Certainly the US has blemishes exposed in their ugly loss to Mexico. They don’t have any Cy Young winners on their team. Not a single one received a voice from Cy Young in the past season. And they could reach the quarterfinals against aces like Yu Darvish or Yoshinobu Yamamoto of Japan even if Shohei Ohtani is out; Sandy Alcantara from the Dominican Republic; Julio Urias from Mexico or Marcus Stroman from Puerto Rico.
There’s a reason USA aren’t favorites to win the tournament, but they’ve regained their confidence after Monday’s loss.
Who knows, they might even find another second baseman in the process? Anderson, the Chicago White Sox All-Star shortstop, was playing at second base for the first time in his pro career and looked like he’d played there his entire life.
“He wants the moment, he has an edge,” DeRosa said. “I think he wanted to let some people know how good he was in that dugout, in that clubhouse, on the coaching staff and across the board. He really made a lot of people aware of this team. …
I thought that was an eye opener for me today.”
It turned out to be a stroke of genius as Anderson went 2-on-3 with a triple, RBI, two runs scored, a walk and a flawless defense.
“I’m always looking to prove something,” Anderson said, “just to be great. I just get the chance for the world to see what kind of athlete I am.”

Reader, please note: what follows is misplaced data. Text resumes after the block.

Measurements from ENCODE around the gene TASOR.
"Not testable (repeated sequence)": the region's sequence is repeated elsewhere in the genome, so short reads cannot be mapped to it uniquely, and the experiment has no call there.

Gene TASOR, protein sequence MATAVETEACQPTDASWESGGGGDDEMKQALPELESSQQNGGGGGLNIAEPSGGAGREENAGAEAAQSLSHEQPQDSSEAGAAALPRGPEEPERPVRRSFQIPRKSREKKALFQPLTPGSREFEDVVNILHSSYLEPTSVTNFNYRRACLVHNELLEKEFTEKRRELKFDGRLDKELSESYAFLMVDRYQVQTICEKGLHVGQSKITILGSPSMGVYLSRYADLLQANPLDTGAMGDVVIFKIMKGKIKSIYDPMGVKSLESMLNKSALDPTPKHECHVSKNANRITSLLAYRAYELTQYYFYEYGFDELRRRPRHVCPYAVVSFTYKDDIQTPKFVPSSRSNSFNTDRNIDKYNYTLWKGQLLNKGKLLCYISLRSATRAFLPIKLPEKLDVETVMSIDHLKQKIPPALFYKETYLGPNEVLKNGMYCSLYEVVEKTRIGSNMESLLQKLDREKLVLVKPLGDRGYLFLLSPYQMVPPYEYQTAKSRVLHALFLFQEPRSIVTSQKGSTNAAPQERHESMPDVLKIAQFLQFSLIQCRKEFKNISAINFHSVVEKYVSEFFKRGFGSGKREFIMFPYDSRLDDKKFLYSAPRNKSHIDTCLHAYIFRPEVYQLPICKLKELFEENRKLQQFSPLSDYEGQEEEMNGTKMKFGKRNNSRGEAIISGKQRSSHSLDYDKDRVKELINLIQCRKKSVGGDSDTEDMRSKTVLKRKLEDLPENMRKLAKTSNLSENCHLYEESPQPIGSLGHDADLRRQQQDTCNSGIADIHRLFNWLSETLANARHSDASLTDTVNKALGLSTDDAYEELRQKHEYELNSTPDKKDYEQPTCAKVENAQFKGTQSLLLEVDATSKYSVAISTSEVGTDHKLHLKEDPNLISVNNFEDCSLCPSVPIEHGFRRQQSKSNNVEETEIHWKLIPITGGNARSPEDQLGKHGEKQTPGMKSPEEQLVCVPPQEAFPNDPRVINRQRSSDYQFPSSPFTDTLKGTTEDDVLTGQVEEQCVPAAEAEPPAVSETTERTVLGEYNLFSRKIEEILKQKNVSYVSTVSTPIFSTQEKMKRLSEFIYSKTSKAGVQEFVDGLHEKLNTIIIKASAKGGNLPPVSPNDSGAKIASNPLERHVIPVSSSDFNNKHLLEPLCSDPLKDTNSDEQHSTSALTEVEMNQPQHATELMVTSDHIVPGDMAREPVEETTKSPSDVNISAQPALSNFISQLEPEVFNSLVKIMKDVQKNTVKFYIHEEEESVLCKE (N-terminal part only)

The White Sox must have known his talent for a long time, but now that he’s on a global stage, everyone can see he’s among football’s greatest.
“As your career progresses,” says Lynn, his White Sox teammate, “you see guys who aren’t scared of moments. Tim Anderson is not afraid of anything.
“He went through a lot in his life to get where he is.
“And I don’t think anyone on the hill scares him at any point.”
Now that USA are dominating like they expected all along, the whole team shares the same sentiments.
Her chartered team flight is scheduled for Thursday morning from Phoenix to Miami.
You intend to be there.
They may have pitching limitations, individual club requirements, or personal desires, but they just have too much talent to go home early.
“We’re going to find out,” DeRosa says. “It has to change. And no doubt that will change when we get on the plane to Miami.”
Follow Bob Nightengale on Twitter @Bnightgale.